PITTSBURGH - Since their Super Bowl appearance in 2002, the Oakland Raiders have had 10 different starting quarterbacks, three of whom were No. 1 draft choices from another team - Kerry Collins, Jeff George, and Daunte Culpepper - and another who was their top overall pick in the draft, JaMarcus Russell.
But, after just 25 starts with the Raiders, Russell has fallen like a redwood in a forest, chopped to the ground by a rash of turnovers, incompletions, and bad reads.
Less than three seasons after the Raiders selected him ahead of Calvin Johnson and Adrian Peterson in the 2007 draft, he has been benched and replaced by Bruce Gradkowski, a grad from Pittsburgh's Seton-LaSalle High School who might be a little underwhelmed about another homecoming at Heinz Field.
"That's one spot that you need to have some continuity," said Raiders coach Tom Cable. "Certainly it takes a special guy to be the guy and do it for more than a short period of time."
Nobody is ready to anoint Gradkowski as the next Daryle Lamonica, Ken Stabler, Jim Plunkett, or even Rich Gannon - quarterbacks who have led the Raiders to the Super Bowl. But he is 1-1 as the Raiders quarterback heading into today's game against the Steelers, and the victory was against the Cincinnati Bengals, who have a two-game lead in the AFC North division.
"I think it is tough to have a different quarterback, year in and year out," Gradkowski said. "You see the teams that are successful in the NFL, they have a solid, stable quarterback. That is what we need to do here in Oakland."
Gradkowski is directing a Raiders offense that has the most anemic passing attack in the National Football League. They have only 14 passes of 20 yards or longer, fewest in the league, and an NFL-worst five touchdown passes.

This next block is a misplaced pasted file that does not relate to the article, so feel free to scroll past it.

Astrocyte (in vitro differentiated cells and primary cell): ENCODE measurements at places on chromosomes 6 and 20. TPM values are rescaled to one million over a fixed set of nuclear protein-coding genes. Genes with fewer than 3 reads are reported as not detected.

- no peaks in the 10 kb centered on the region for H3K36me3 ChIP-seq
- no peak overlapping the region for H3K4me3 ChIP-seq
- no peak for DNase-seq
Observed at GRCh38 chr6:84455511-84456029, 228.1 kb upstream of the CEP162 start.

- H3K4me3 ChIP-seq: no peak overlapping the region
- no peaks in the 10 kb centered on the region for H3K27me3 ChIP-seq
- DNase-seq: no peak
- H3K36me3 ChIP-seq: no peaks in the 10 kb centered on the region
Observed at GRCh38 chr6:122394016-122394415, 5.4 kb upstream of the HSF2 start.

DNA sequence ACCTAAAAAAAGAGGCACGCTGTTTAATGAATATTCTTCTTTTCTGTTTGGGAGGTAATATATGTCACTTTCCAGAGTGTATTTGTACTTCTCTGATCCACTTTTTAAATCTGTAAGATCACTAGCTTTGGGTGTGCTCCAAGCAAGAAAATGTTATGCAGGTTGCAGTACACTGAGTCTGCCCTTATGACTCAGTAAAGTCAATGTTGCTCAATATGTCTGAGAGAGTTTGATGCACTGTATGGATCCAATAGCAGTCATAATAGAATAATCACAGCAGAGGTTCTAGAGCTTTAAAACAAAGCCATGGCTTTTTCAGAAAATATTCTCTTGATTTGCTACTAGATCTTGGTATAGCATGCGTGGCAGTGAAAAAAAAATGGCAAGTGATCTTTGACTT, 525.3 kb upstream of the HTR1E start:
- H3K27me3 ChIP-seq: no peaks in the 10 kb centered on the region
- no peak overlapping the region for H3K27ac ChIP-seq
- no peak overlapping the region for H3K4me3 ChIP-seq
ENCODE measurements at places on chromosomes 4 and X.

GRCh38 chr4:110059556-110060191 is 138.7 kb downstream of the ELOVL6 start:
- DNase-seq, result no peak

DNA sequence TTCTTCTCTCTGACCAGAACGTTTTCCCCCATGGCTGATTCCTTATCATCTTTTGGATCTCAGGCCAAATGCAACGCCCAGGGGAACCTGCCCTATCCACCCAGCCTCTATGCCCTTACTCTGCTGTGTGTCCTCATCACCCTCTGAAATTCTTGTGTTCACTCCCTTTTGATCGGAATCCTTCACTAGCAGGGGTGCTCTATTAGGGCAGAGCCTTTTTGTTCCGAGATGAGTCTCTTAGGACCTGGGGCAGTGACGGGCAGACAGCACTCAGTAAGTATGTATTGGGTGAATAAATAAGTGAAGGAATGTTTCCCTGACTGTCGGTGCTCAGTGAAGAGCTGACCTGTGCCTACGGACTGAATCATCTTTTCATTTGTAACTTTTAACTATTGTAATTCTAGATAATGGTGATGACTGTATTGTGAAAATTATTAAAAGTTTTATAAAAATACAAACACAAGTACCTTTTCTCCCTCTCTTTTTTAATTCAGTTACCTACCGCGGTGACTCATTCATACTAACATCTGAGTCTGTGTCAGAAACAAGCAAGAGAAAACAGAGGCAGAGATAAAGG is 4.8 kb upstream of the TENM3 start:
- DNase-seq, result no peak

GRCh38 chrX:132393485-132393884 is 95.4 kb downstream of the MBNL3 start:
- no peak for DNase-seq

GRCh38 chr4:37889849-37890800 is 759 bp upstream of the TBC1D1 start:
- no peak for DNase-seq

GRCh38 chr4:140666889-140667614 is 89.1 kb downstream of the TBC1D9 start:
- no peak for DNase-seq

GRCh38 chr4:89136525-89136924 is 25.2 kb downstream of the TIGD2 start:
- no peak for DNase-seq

They drafted wide receiver Darrius Heyward-Bey in the first round to improve their deep passing game, but he has just nine catches for 124 yards and a touchdown in 11 starts.
"Let's see how it goes," Cable said of Gradkowski, who is with his third team in four NFL seasons. "I think he's doing very well. In this business, you kind of throw yourself into this job, you keep it, or you throw yourself out of it."
Do not blame Gradkowski if he is not exactly brimming with confidence against the Steelers. In two previous starts at Heinz Field - in 2006 with Tampa Bay and last season with Cleveland - he has combined for five interceptions, no touchdowns, and a passer rating of 20.2. In the 2008 season finale with the Browns, he completed five of 16 passes for 18 yards, three interceptions, and a 1.0 passer rating.
Despite having the league's top defense, the Steelers have been susceptible to big plays lately. They have given up six passes of 40 yards or more in the last three games.
One of the culprits has been safety Ryan Clark, who was late reacting to a 54-yard completion to Baltimore's Mark Clayton last week and got beat on a double move on Chris Chambers' 47-yard catch in Kansas City. Both plays led to touchdowns.
"It's disappointing for me," Clark said. "If you look at last year as opposed to the year before, a lot of deep throws made, I was able to stop or help on. But a lot of that goes to communication and being comfortable with a steady group of guys and, without Troy [Polamalu], it's been difficult. There hasn't been as much of that. I take it as my fault."
The Block News Alliance consists of The Blade and the Pittsburgh Post-Gazette. Gerry Dulac is a reporter for the Post-Gazette.